VW can’t sell its excellent diesels here anymore, but it can up the warranty coverage it offers on its vehicles:
The company just announced it will add a six-year/72,000-mile bumper-to-bumper transferable warranty for each car and crossover in the brand’s 2018 U.S. lineup – except the electric Golf.
Unlike most competitors, Volkswagen’s “People First” warranty is transferable to subsequent owners for up to six years from the date of the vehicle’s original purchase or 72,000 miles.
The plug-in electric Volkswagen e-Golf, the one model exempt from the new warranty, will retain traditional three-year/36,000-mile bumper-to-bumper coverage, with powertrain components warrantied for five years/60,000 miles. The e-Golf’s battery pack also carries its own warranty covering loss of more than 30 percent of its charging capacity for up to eight years/100,000 miles, Volkswagen said in a statement Friday.
The move to offer expanded warranties that are double the industry standard three-year/36,000-mile bumper-to-bumper is likely to give Volkswagen – which has a car-centric lineup in the U.S. – an edge against competitors amid waning consumer interest in traditional sedans, coupes and hatchbacks. It also comes as the brand attempts to restore market share in the wake of the “cheating” scandal.
The VW brand’s U.S. sales skidded 12 consecutive months starting in Nov. 2015 after the company acknowledged skirting U.S. diesel emissions rules. Analysts applauded VW’s expanded warranty coverage.
“It’s an excellent move for them,” said Finbarr O’Neill, president of J.D. Power and Associates. In 1998, early in his tenure as CEO of Hyundai Motor America, O’Neill instituted a five-year bumper-to-bumper/10-year powertrain warranty called the Hyundai Advantage. At the time, Hyundai was battling a reputation for poor quality. Within four years, Hyundai U.S. sales more than quadrupled.
“This is less about the diesel crisis and more about removing any reservations that consumers might have” about buying a VW, O’Neill said. “Essentially, they are putting their money where their mouth is, and consumers like that.”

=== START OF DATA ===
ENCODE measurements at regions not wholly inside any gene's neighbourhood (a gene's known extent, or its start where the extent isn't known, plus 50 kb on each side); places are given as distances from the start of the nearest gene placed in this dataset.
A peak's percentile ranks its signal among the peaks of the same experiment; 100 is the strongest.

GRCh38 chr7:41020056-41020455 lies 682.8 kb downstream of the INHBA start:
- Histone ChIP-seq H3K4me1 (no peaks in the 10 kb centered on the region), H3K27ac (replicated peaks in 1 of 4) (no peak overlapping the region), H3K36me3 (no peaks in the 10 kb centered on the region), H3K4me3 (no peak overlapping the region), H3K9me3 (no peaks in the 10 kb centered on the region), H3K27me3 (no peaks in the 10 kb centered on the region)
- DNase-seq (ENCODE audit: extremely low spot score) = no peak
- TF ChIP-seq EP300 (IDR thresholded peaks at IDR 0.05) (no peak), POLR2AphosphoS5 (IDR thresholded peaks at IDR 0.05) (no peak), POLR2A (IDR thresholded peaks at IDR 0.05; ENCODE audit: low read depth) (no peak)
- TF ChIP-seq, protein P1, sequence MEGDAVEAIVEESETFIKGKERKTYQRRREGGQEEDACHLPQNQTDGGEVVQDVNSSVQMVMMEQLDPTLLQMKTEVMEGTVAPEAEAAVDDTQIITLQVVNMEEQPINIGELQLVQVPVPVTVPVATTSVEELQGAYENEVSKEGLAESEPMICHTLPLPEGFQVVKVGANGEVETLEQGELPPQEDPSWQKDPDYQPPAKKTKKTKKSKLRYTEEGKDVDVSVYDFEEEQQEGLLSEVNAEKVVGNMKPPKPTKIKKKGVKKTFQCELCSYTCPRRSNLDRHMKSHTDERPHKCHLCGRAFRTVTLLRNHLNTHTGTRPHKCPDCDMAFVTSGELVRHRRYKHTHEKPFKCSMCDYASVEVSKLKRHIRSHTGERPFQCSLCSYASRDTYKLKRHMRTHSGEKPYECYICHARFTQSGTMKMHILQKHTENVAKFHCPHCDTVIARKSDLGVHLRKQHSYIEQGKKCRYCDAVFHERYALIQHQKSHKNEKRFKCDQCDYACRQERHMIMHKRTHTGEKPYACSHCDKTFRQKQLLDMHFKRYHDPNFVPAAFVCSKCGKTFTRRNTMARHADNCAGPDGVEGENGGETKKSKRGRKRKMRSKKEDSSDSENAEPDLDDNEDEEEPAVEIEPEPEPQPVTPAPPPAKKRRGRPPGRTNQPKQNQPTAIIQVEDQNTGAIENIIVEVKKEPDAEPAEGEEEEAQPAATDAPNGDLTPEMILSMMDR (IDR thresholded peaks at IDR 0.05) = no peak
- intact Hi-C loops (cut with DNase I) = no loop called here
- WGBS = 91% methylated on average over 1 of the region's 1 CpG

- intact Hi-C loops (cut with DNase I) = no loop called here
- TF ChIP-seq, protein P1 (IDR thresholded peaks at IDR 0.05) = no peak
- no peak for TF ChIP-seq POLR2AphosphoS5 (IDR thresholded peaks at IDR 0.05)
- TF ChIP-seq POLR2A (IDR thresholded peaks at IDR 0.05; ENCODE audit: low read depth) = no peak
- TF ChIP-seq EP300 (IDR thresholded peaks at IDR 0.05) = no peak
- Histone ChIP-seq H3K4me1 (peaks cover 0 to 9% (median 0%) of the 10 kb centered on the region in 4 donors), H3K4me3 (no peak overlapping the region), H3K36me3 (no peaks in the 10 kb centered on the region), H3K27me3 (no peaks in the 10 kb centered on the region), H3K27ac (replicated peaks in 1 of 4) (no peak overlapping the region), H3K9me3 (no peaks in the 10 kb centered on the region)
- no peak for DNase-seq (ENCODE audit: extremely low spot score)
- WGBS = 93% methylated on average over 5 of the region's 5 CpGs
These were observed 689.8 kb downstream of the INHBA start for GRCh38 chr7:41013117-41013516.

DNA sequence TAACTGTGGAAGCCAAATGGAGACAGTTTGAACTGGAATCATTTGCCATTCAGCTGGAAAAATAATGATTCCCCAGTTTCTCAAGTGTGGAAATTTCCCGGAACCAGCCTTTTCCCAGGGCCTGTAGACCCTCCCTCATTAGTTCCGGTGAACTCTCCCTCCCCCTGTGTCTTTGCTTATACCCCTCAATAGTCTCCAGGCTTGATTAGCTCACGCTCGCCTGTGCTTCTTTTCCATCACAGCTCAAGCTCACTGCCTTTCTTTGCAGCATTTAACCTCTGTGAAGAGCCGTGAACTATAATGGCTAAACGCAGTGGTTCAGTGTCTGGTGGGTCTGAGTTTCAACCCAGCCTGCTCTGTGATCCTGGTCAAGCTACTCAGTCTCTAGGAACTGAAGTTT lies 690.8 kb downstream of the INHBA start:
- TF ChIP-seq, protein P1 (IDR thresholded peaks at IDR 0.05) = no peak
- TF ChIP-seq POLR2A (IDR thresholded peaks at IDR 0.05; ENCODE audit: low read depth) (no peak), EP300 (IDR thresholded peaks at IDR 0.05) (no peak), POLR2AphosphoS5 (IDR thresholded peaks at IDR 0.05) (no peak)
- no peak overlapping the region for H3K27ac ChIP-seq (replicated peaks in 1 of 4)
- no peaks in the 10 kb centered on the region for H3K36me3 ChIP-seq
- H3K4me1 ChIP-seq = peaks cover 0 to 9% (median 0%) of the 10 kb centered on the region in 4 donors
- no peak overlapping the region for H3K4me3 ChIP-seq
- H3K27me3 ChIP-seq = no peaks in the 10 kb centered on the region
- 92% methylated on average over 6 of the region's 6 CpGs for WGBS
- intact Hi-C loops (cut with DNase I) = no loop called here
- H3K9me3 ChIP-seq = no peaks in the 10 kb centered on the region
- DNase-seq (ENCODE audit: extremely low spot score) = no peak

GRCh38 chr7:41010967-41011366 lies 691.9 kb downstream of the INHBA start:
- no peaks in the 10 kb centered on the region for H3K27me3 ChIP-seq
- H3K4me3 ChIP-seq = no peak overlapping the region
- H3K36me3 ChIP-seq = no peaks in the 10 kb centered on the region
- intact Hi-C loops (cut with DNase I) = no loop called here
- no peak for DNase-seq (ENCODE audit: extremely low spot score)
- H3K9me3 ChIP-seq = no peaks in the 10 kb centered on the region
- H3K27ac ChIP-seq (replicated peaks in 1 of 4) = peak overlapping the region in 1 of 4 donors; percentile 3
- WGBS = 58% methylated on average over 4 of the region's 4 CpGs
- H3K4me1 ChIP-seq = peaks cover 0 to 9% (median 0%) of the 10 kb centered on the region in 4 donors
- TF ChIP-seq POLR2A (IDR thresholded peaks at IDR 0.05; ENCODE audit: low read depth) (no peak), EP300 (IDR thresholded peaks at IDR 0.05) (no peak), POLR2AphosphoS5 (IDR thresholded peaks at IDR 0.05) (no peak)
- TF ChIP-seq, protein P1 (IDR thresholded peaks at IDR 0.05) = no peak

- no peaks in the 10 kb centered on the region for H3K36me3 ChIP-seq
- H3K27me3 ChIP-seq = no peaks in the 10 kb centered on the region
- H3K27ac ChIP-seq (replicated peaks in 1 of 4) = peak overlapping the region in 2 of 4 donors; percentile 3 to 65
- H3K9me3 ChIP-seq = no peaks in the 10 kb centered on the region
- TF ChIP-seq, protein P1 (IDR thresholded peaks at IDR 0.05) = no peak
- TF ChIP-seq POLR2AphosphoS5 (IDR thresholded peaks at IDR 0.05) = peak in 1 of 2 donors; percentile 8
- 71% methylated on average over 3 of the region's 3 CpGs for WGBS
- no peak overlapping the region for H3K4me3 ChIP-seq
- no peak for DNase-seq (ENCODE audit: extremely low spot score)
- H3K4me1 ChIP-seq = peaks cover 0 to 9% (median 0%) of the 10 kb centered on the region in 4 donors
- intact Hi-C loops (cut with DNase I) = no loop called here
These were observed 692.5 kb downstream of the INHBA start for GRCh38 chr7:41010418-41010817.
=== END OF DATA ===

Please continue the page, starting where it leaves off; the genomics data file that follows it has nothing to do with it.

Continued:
Hinrich Woebcken, CEO of Volkswagen Group of America, said the expanded warranty will play a key role in helping rebuild the VW brand.
“Our future success depends on how well we listen and respond to our customers to rebuild their love for Volkswagen,” Woebcken said during a press briefing at a dealership in Dearborn, Mich., on Friday.
Woebcken said the VW brand was at a “fundamental turning point” and laid out several goals for 2018 that include “rebuilding the trust of our customers, dealers, and employees.”
Michael DiFeo, chairman of the Volkswagen National Dealer Advisory Council and dealer principal of Linden Volkswagen in Roselle, N.J., said he and other VW dealers have already seen the impacts of the expanded warranty offerings on consumers in their consideration of the Atlas and, more recently, the three-row Tiguan.
“Having a best-in-class warranty is impacting their buying decisions,” DiFeo said. Bringing the expanded warranty to the remainder of the lineup can only help sell vehicles, he said.
“The perceived cost of ownership of a Volkswagen has always been one of the reasons why people have not considered the brand, and I think having the [six-year/72,000-mile] warranty addresses that concern head-on,” DiFeo said.
As for Volkswagen dealerships, the additional warranty “will be beneficial for our service departments. Over time, we should see an increase in consumer business,” DiFeo said